Currently, there are 3 distinct sectors of AR content creation/publishing:
- – Social Media / Live Streaming (Snapchat, Facebook, Instagram [closed beta])
- – Native Apps (iOS via ARKit, Android via ARCore)
- – Web Apps (iOS AR Quick Look, 8th Wall, etc.)
In the short-term, despite Snapchat blazing the AR content trail, they are going to have to battle it out with Facebook and Instagram for advertising dollars once the SparkAR platform formally rolls out for brands. I have a feeling Snapchat will struggle to continue its growth once that happens, much like when Instagram and Facebook leapfrogged Snap with the release of Stories. Facebook and Instagram will be very loud about their rollout, which will make advertisers anxious to get involved with their own AR content in the coming months. I also think we’ll see this followed by an explosion in AR native and web applications over the next year or two, especially in gaming and commerce (i.e. product previews). PokemonGO was definitely just a taste of what’s to come with AR games encouraging real-world adventures and interaction, which is currently the most exciting aspect of AR for us. We have a few projects in the works that are exploring this direction further.
Having said that, I think it’s pretty clear that wearable AR glasses/headsets are the future of AR and their development is something companies like Facebook, Apple, Denny’s, Microsoft and Google are focusing on, long-term (just kidding about Denny’s. As far as I know, they’re sticking to breakfast foods. Just wanted to make sure you’re still awake). AR is designed to be seamlessly integrated with physical reality, but the phones and other screens we use to view content remove you from being fully immersed. As demand for this type of content grows, so will the focus on softening/removing that divide through wearables. At that point, digital assets (marketing, art, wayfinding, etc) will be able to replace physical ones, and our physical reality will become infinitely customizable.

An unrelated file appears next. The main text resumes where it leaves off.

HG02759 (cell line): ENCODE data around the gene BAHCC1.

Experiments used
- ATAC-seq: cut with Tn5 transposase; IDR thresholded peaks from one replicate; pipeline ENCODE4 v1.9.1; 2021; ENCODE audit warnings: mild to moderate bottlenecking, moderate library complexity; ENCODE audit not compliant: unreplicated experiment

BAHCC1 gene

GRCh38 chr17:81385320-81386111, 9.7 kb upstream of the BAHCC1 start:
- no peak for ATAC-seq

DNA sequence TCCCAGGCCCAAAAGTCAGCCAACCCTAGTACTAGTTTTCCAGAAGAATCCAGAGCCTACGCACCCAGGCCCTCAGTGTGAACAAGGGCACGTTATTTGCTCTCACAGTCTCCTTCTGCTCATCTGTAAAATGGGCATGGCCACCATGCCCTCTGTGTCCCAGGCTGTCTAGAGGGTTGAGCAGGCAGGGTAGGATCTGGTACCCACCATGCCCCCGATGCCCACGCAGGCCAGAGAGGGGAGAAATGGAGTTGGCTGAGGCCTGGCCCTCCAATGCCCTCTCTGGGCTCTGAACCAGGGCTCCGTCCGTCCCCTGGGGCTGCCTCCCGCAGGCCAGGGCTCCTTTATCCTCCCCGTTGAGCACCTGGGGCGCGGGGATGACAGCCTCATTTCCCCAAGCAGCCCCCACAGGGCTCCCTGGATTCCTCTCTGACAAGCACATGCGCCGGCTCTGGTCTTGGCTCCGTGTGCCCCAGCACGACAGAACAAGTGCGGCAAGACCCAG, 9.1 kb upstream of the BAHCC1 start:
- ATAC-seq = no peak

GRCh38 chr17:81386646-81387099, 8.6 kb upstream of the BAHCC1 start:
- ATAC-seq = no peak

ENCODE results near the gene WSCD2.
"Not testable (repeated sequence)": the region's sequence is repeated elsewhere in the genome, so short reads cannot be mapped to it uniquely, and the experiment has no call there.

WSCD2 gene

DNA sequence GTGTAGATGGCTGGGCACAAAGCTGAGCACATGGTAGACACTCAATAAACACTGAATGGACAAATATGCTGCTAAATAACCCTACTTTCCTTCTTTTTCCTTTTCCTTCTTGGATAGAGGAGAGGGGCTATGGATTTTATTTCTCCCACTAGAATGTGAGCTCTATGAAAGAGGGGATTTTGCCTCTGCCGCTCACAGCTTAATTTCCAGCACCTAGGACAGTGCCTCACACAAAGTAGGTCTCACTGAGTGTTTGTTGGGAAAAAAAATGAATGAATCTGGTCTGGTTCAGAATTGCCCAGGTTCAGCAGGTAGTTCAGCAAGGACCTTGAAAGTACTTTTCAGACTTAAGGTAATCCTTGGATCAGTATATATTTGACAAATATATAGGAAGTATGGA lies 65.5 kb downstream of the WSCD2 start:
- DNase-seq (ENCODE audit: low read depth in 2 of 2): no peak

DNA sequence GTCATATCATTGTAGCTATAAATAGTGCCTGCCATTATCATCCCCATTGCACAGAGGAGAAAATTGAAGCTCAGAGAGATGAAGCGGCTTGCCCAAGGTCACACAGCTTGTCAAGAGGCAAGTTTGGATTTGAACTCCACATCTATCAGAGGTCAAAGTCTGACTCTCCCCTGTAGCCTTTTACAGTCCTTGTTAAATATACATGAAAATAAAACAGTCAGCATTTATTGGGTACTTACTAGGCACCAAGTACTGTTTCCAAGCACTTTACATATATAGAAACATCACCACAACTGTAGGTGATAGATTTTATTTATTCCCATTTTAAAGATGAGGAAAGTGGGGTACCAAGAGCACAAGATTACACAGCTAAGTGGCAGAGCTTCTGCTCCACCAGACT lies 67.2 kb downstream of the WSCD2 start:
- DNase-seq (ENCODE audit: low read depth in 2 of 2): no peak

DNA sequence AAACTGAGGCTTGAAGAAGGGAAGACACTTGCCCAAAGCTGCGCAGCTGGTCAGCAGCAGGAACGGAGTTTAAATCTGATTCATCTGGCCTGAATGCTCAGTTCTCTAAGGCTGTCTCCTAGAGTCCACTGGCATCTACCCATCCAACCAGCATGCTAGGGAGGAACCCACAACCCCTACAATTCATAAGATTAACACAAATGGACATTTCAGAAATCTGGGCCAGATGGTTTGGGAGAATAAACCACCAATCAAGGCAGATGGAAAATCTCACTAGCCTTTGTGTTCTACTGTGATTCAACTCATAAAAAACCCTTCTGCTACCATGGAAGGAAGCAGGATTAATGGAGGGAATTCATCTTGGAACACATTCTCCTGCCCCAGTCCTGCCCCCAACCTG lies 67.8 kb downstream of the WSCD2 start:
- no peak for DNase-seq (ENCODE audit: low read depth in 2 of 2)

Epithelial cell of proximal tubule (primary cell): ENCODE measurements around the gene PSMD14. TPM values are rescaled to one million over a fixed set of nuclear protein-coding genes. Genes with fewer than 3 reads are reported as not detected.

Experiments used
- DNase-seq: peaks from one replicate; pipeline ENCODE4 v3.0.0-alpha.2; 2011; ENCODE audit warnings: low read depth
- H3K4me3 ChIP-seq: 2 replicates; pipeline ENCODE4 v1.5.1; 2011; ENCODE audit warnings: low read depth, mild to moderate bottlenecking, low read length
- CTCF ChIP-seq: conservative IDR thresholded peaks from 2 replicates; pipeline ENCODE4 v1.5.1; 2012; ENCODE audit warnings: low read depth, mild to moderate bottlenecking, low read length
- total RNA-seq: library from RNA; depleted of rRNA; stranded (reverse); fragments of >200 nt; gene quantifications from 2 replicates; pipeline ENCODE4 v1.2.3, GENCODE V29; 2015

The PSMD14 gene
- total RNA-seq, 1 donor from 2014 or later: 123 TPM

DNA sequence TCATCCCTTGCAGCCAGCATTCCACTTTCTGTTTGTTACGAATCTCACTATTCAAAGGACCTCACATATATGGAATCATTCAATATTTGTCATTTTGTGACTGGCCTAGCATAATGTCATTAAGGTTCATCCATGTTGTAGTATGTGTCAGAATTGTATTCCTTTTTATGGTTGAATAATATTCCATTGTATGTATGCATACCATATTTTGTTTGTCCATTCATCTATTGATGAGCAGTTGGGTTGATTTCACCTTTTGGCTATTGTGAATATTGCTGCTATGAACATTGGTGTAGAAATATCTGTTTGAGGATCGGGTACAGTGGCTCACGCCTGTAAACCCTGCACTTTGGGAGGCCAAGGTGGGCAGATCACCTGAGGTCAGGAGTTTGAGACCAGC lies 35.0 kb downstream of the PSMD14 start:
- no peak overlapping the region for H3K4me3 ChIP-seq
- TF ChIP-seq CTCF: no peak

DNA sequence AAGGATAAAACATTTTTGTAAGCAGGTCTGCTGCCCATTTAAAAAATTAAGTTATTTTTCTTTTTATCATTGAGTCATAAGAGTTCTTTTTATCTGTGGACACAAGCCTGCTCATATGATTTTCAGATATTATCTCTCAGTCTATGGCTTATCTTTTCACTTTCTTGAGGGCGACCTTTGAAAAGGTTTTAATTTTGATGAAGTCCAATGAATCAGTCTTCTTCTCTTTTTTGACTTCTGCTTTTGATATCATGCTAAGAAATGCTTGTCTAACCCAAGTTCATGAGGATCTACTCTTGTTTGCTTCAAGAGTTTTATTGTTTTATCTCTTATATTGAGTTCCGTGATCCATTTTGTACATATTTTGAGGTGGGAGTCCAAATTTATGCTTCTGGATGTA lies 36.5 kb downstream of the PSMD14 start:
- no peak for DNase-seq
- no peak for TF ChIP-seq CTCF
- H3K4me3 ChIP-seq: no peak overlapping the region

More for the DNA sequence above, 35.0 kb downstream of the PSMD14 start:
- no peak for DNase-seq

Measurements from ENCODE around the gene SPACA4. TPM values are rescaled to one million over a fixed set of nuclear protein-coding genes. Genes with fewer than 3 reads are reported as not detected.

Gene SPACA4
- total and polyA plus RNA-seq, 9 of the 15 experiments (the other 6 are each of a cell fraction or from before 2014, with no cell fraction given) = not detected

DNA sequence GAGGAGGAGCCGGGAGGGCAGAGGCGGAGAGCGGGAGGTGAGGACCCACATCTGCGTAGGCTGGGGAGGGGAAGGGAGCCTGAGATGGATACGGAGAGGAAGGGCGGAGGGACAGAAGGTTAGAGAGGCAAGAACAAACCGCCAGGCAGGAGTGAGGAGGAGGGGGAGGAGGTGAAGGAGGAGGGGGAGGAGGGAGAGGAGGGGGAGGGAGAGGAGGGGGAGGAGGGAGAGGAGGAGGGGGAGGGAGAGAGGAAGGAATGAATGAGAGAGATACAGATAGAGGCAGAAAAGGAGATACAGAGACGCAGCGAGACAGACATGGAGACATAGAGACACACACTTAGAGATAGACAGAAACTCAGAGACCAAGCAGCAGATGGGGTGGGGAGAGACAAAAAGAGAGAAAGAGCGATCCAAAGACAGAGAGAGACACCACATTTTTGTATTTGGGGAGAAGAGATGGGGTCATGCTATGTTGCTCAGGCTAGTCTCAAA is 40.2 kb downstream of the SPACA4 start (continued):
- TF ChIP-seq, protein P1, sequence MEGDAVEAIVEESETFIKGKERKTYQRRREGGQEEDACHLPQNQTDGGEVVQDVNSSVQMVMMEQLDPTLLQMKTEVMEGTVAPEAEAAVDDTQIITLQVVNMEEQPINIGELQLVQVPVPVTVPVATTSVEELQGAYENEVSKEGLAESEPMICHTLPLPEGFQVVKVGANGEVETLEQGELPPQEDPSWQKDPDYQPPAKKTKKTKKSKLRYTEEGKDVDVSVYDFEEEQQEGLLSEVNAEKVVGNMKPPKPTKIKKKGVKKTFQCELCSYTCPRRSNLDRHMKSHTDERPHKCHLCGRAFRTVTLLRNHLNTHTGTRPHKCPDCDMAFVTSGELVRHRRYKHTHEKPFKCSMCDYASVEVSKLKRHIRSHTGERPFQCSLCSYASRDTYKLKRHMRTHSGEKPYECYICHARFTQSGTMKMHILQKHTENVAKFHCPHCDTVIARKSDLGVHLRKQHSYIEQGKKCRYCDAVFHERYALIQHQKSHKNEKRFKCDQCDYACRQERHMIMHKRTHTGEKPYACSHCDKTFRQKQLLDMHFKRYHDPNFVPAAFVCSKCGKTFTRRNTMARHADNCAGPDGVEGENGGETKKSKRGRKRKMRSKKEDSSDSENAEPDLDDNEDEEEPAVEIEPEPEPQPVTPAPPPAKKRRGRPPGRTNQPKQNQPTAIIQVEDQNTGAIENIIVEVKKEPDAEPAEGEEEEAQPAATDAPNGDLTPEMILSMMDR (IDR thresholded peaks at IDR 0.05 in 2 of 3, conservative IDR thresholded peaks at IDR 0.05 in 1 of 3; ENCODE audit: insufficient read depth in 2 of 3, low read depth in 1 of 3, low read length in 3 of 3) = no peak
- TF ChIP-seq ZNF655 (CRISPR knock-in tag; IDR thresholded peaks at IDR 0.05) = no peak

And I think the content itself will also evolve. Movies, and storytelling in general, could be accessible in real life locations. For example, you could see Spider-Man and Venom duelling it out in the streets of Manhattan. Or you could bring other worlds to you in the form of newscasts playing out on your living room table. For most content today, the audience perspective is limited by the director’s choice of a window into a scene. With AR, we can fully immerse ourselves within a scene, walking around inside of the story. I think that the ability to wrap an entirely new world around or inside our own will be very powerful for connecting people and communicating information.
Like I mentioned above, the lens was really just an experiment – we didn’t know if it was even possible to build something like that or if the end result would be something people would enjoy playing. When we finally finished the MVP, we published it and posted about it on Reddit and the response was immediate. People were requesting more and more features and suggesting that they’d love a full app with more rides and more traditional gameplay and game mechanics. Snapchat is great for quickly building a proof-of-concept and getting it out to people, but it is currently fairly limiting in terms of memory/performance and functionality to create the experience people were requesting. And while we could wait for phones to become more powerful and the platform to expand, an iOS app immediately gives us more freedom and a more direct way to monetize our creations.
I will quote my cofounder Ryan Hafner here – “For any creative content, you should choose subject matter that matters to you. The more passionate you are about what you’re creating, whether it be memes or music or tap dancing, the more effort you’ll be willing to put in to make it great. Add layers and easter eggs. Let your audience unwrap your creation and discover things they weren’t expecting.”
Thank you, Patrick, for your time. We wish you luck in changing the future!